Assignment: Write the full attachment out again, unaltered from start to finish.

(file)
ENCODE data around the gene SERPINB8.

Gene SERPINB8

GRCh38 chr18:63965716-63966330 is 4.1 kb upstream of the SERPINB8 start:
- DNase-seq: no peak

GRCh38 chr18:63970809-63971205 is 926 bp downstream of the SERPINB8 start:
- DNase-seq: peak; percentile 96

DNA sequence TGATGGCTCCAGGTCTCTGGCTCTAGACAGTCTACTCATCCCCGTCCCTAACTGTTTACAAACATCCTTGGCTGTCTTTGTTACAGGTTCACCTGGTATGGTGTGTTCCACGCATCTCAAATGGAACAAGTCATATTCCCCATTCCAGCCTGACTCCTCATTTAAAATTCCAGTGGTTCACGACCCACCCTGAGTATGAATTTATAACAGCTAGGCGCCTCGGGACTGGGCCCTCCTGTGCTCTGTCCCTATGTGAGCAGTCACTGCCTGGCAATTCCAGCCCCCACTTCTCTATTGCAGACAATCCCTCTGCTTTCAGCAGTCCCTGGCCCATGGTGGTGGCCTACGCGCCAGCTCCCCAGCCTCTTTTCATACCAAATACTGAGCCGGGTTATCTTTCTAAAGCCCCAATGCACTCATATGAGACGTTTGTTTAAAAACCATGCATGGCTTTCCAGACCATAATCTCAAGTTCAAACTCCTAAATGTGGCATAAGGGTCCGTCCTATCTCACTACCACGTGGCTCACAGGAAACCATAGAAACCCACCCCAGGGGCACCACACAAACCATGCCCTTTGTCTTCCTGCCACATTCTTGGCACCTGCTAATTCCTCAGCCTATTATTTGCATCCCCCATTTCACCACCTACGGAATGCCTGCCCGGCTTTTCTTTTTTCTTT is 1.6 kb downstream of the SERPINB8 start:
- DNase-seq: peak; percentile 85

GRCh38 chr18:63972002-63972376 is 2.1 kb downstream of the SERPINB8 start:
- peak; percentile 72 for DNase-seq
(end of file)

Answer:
ENCODE data around the gene SERPINB8.

Gene SERPINB8

GRCh38 chr18:63965716-63966330 is 4.1 kb upstream of the SERPINB8 start:
- DNase-seq: no peak

GRCh38 chr18:63970809-63971205 is 926 bp downstream of the SERPINB8 start:
- DNase-seq: peak; percentile 96

DNA sequence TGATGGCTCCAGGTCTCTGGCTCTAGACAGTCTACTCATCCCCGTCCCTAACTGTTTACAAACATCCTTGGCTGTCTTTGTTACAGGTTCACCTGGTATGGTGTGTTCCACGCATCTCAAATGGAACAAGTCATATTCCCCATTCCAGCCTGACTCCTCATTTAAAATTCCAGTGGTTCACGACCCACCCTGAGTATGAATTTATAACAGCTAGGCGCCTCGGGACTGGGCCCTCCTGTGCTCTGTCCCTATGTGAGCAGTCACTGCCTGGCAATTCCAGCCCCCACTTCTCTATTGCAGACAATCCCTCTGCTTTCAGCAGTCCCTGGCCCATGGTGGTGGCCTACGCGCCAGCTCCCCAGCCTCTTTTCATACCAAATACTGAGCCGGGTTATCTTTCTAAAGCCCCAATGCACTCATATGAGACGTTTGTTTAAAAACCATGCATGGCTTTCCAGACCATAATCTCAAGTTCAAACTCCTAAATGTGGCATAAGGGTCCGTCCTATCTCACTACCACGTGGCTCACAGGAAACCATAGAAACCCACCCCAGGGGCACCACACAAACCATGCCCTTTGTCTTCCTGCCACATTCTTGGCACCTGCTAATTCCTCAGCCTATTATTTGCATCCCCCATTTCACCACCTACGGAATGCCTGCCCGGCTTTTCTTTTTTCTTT is 1.6 kb downstream of the SERPINB8 start:
- DNase-seq: peak; percentile 85

GRCh38 chr18:63972002-63972376 is 2.1 kb downstream of the SERPINB8 start:
- peak; percentile 72 for DNase-seq